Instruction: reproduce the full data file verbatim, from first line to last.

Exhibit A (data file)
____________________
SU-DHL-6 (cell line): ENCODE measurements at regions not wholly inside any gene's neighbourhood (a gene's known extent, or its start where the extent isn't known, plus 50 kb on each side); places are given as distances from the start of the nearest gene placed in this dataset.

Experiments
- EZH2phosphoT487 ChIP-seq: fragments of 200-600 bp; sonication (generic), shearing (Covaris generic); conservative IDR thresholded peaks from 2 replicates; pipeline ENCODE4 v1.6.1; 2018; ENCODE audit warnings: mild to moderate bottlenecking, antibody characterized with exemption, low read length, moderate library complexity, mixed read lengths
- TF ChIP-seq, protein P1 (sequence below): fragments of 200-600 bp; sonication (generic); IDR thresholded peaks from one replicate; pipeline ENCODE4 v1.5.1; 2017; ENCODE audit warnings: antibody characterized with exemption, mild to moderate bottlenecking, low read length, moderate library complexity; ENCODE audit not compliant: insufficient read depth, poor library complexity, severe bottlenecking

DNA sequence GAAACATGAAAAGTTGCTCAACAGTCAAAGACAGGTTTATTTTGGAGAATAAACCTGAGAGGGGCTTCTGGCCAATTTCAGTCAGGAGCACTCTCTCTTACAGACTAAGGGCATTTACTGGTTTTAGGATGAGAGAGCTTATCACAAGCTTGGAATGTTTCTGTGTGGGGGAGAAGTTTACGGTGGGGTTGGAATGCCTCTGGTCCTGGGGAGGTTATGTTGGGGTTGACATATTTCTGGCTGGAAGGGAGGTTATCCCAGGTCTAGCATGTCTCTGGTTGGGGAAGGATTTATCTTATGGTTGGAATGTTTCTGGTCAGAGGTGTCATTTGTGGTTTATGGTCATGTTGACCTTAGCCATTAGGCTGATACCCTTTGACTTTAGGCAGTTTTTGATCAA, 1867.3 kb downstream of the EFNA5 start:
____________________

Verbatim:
SU-DHL-6 (cell line): ENCODE measurements at regions not wholly inside any gene's neighbourhood (a gene's known extent, or its start where the extent isn't known, plus 50 kb on each side); places are given as distances from the start of the nearest gene placed in this dataset.

Experiments
- EZH2phosphoT487 ChIP-seq: fragments of 200-600 bp; sonication (generic), shearing (Covaris generic); conservative IDR thresholded peaks from 2 replicates; pipeline ENCODE4 v1.6.1; 2018; ENCODE audit warnings: mild to moderate bottlenecking, antibody characterized with exemption, low read length, moderate library complexity, mixed read lengths
- TF ChIP-seq, protein P1 (sequence below): fragments of 200-600 bp; sonication (generic); IDR thresholded peaks from one replicate; pipeline ENCODE4 v1.5.1; 2017; ENCODE audit warnings: antibody characterized with exemption, mild to moderate bottlenecking, low read length, moderate library complexity; ENCODE audit not compliant: insufficient read depth, poor library complexity, severe bottlenecking

DNA sequence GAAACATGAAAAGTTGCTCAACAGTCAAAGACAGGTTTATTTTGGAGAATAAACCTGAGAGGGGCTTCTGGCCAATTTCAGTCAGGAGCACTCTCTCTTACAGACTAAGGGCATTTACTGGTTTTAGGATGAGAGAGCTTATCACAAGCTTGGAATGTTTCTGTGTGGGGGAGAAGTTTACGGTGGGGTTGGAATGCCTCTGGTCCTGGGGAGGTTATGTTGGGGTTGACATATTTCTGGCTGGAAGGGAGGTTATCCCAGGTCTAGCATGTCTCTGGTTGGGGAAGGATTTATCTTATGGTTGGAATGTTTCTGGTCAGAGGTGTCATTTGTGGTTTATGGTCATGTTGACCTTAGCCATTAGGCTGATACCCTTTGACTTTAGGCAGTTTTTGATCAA, 1867.3 kb downstream of the EFNA5 start: